By now, you’re aware that Donna Summer passed away on May 17. Since her passing, radio stations have upped the play of her songs, and Billboard predicted that Summer’s albums will sell 20,000 to 40,000 units by the end of this week.

But while radio stations are paying tribute and listeners revisiting Summer’s back catalog, the disco diva’s passing draws attention to her undeniable influence on electronic dance music. While best known for her disco records, the singer dabbled with various genres, transitioning to a new wave, rock-influenced sound in the 1980s, and continued to put out albums until recently, with the last studio release being 2008’s Crayons. Summer was also rumored to be working on a new album at the time of her death.

But, even though the singer had a decades-long, genre-spanning career, Summer’s partnership with producer Giorgio Moroder is, perhaps, one of the defining moments of electronic music. Disco’s combination of beats, strings, horns, and synths significantly impacted, whether directly or indirectly, every electronic artist from burgeoning house music DJs and New Order in the ‘80s to modern producers, like Calvin Harris and Avicii, revisiting those same sounds. But, while disco inspired synthpop musicians to tinker around with synthesizers, samplers, and sequencers and the house producers to remix hits from the 1970s, where do Summer and Moroder fit into the modern electronic music landscape?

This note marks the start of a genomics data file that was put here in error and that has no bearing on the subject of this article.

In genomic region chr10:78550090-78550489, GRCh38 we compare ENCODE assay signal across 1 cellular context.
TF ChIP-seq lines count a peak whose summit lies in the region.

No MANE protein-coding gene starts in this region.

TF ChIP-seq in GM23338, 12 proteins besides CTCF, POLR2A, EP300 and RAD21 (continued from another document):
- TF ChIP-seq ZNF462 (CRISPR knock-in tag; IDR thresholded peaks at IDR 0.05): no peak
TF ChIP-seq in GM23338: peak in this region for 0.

A listen to Summer’s “I Feel Love” (later covered by Bronski Beat and Marc Almond) reveals a rough template for electronic music, both sound- and relationship-wise. Moroder’s production is the backbone of “I Feel Love,” with its winding and pulsating sequencer line setting a template for practically every electronic subgenre from this point on. The track, with its absence of traditional disco instrumentation, is essentially a transition from the 1970s dance floor to the experimental ‘80s. Moroder’s production, as well, could be ahead of its time, electronics-wise. If you listen to the Bronski Beat-Marc Almond cover, the beat, practically borrowed from the original, does not sound like a disco-era artifact.

Summer’s voice floats atop like a descant, contrasting from Moroder’s robotic production. And, this juxtaposition frames many electronic tracks up until the present. Although the melodic element of electronic production has made significant strides since Moroder’s days, many EDM producers, regardless of subgenre, maintain such a ratio within their music: repetitive beats and sequences are softened by the vocals of a dance diva.

Production aside, the professional relationship between Summer and Moroder foreshadows the modern-day DJ and dance diva; rather than simply support a singer, the DJ crafts a line that gets the crowd out to the floor, and the singer complements that with strong or ethereal vocals. Consider nearly any David Guetta track or similar collaborative effort. While many house, electro, dubstep, and trance tracks do not require a vocal line, having one certainly doesn’t hurt.

Disco is the source of modern-day EDM, and Summer with Moroder was one of its key players. As listeners of EDM, how do you think Donna Summer influenced the genre?